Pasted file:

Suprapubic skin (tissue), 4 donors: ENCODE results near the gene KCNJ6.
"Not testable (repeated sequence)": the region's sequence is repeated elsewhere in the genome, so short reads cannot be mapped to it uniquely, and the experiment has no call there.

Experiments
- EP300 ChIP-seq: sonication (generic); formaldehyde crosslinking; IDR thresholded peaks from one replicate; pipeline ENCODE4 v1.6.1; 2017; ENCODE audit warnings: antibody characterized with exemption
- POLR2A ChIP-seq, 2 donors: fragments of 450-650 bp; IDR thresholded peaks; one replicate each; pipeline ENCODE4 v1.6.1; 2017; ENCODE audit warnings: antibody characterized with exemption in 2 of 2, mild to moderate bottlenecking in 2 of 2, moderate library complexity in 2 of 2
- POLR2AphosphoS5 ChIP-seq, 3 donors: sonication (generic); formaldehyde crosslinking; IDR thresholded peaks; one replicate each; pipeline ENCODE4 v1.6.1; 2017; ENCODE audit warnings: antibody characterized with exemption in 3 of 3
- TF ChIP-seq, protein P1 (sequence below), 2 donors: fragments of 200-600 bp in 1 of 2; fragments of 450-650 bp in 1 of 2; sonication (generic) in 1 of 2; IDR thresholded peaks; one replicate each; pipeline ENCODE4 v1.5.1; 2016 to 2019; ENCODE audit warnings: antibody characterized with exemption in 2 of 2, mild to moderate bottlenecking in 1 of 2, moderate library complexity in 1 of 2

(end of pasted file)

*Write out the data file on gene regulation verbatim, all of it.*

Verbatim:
Suprapubic skin (tissue), 4 donors: ENCODE results near the gene KCNJ6.
"Not testable (repeated sequence)": the region's sequence is repeated elsewhere in the genome, so short reads cannot be mapped to it uniquely, and the experiment has no call there.

Experiments
- EP300 ChIP-seq: sonication (generic); formaldehyde crosslinking; IDR thresholded peaks from one replicate; pipeline ENCODE4 v1.6.1; 2017; ENCODE audit warnings: antibody characterized with exemption
- POLR2A ChIP-seq, 2 donors: fragments of 450-650 bp; IDR thresholded peaks; one replicate each; pipeline ENCODE4 v1.6.1; 2017; ENCODE audit warnings: antibody characterized with exemption in 2 of 2, mild to moderate bottlenecking in 2 of 2, moderate library complexity in 2 of 2
- POLR2AphosphoS5 ChIP-seq, 3 donors: sonication (generic); formaldehyde crosslinking; IDR thresholded peaks; one replicate each; pipeline ENCODE4 v1.6.1; 2017; ENCODE audit warnings: antibody characterized with exemption in 3 of 3
- TF ChIP-seq, protein P1 (sequence below), 2 donors: fragments of 200-600 bp in 1 of 2; fragments of 450-650 bp in 1 of 2; sonication (generic) in 1 of 2; IDR thresholded peaks; one replicate each; pipeline ENCODE4 v1.5.1; 2016 to 2019; ENCODE audit warnings: antibody characterized with exemption in 2 of 2, mild to moderate bottlenecking in 1 of 2, moderate library complexity in 1 of 2